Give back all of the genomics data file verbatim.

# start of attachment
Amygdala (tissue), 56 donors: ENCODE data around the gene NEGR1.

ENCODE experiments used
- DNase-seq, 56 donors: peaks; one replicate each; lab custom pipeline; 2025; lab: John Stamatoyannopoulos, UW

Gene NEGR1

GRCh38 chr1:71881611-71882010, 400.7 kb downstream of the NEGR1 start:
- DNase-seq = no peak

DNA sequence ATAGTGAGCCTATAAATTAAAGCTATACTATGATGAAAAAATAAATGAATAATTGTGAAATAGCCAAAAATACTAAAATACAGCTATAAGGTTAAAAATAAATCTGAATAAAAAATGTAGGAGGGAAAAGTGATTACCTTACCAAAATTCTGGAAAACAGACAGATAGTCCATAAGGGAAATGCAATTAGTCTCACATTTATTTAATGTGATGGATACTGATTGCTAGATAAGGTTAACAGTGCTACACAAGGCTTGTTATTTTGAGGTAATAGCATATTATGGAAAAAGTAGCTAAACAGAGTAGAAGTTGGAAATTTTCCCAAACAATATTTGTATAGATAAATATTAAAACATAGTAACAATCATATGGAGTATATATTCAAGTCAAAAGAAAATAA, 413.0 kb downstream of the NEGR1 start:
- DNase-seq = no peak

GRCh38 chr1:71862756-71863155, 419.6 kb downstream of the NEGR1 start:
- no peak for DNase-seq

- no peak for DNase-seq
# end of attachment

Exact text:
Amygdala (tissue), 56 donors: ENCODE data around the gene NEGR1.

ENCODE experiments used
- DNase-seq, 56 donors: peaks; one replicate each; lab custom pipeline; 2025; lab: John Stamatoyannopoulos, UW

Gene NEGR1

GRCh38 chr1:71881611-71882010, 400.7 kb downstream of the NEGR1 start:
- DNase-seq = no peak

DNA sequence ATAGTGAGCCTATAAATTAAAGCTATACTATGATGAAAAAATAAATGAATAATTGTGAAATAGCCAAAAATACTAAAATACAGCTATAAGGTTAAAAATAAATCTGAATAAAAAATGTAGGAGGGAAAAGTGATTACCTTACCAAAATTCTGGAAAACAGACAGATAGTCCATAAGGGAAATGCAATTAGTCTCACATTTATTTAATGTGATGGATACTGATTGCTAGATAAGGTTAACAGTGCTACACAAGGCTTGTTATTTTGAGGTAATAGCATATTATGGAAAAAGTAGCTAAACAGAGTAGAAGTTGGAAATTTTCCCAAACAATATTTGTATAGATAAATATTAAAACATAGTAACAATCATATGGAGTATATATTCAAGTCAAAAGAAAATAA, 413.0 kb downstream of the NEGR1 start:
- DNase-seq = no peak

GRCh38 chr1:71862756-71863155, 419.6 kb downstream of the NEGR1 start:
- no peak for DNase-seq

- no peak for DNase-seq